It’s Time To Move Beyond The Toy Models that Guide Climate Policy

by Roger Pielke, October 7, 2019 in Forbes

Underlying discussion and debate of climate policies are computer models that bring together idealized representations of policies, economics and climate to estimate the impacts of future climate change and the benefits of mitigation. Such models, typically called integrated assessment models, are incredibly technical and complex. At the same time, they are also simplistic toys. Here I argue that while these models are valuable for exploring concepts and ideas, they have come to serve as a huge distraction when it comes to the development of actual policies that have a chance to accelerate rates of decarbonization in the real world.

Before proceeding, it is important to note that climate change poses real risks to our collective future, and aggressive mitigation and adaptation policies make good sense. However, the pace of progress, particularly on mitigation, has been frustratingly slow.

One way that integrated assessment models warp our discussion of climate policies is through the pervasive use of what are called “baseline scenarios.” These scenarios seek to represent where the world may be headed into the future in the absence of climate policies. Here is how the Intergovernmental Panel on Climate Change (IPCC) defines such scenarios, and their role in evaluating futures with climate policy (called “mitigation scenarios”):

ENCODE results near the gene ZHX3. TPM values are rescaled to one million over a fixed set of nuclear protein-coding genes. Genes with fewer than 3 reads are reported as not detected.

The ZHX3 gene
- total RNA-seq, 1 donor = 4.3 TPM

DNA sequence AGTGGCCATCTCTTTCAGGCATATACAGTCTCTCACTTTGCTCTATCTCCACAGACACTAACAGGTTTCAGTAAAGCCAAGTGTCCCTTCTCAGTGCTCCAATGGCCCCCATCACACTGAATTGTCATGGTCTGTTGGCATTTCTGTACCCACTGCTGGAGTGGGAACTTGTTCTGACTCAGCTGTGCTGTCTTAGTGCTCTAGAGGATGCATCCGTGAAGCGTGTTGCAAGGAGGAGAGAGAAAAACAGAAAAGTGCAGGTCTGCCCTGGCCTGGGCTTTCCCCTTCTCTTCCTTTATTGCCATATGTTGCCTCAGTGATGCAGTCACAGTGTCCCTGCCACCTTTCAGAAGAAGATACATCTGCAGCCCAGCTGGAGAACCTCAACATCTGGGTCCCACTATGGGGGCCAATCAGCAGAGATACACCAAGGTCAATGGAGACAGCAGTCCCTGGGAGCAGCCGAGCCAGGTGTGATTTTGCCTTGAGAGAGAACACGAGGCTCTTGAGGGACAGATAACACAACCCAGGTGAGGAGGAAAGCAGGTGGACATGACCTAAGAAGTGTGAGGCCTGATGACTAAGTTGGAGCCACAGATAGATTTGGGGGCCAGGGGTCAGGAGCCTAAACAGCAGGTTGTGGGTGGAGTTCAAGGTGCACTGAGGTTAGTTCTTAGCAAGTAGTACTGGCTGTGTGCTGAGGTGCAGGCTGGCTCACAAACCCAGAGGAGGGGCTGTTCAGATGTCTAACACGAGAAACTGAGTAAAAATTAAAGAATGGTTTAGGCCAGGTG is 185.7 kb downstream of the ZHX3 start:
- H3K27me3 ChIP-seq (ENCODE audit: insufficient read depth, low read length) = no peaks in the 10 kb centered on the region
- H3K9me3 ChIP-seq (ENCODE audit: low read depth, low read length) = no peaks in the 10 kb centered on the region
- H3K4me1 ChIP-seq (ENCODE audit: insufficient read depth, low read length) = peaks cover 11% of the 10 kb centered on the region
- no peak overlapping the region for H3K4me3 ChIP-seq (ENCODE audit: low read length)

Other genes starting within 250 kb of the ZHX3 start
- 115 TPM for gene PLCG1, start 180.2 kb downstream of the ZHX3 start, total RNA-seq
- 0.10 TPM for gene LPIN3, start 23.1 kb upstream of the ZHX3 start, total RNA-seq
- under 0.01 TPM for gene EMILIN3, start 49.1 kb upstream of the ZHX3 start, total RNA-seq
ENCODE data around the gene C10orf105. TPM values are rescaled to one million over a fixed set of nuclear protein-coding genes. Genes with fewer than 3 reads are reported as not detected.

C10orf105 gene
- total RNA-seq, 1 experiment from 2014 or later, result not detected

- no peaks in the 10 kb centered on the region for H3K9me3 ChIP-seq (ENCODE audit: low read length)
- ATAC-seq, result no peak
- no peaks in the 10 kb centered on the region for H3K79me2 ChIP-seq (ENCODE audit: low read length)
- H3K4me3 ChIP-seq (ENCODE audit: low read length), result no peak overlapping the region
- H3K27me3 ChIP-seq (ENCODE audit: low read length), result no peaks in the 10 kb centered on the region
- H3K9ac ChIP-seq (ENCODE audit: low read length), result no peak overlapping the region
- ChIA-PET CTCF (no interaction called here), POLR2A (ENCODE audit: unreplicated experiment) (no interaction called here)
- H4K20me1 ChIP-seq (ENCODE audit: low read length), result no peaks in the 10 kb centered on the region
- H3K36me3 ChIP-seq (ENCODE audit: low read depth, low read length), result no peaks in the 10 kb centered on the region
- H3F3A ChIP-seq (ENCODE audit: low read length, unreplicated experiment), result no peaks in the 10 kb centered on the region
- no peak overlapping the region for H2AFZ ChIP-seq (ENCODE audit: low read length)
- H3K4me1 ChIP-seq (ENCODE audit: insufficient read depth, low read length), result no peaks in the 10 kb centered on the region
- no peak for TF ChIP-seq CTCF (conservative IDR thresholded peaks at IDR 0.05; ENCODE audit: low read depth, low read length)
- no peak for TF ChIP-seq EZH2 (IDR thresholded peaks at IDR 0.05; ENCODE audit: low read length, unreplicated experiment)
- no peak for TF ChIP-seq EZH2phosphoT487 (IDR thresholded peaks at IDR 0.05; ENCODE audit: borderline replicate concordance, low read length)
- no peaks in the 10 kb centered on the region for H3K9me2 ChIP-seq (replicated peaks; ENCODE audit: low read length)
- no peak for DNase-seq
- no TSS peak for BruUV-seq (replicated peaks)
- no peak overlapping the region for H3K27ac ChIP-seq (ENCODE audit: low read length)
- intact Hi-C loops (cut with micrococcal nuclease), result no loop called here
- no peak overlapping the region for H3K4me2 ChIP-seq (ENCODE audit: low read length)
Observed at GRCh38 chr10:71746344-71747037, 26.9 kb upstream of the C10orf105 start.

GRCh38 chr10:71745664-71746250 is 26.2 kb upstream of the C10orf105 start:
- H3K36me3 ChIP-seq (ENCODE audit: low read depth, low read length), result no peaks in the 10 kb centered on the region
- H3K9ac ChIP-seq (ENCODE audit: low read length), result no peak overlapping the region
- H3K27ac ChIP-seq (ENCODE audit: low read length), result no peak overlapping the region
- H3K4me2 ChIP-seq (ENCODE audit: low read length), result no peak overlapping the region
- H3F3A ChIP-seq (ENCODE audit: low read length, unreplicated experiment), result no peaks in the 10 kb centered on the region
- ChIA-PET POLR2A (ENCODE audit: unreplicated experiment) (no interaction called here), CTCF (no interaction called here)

Methodological debates are of course common in policy research. But in no area of policy that I have encountered over the past 30 years as a policy researcher have I come across a subject matter both as important as climate change and completely captured by one school of thought.

Scenario planning has an important role to play in the tool box of policy analysts. However, in the case of climate change, scenarios generated by integrated assessment models have overwhelmingly become the main tool of analysis in climate policy, to the exclusion of other valuable approaches. The result of this methodological myopia is that much of our collective intellectual attention has been spent on trying to figure out how to address climate change in models, and not in the real world.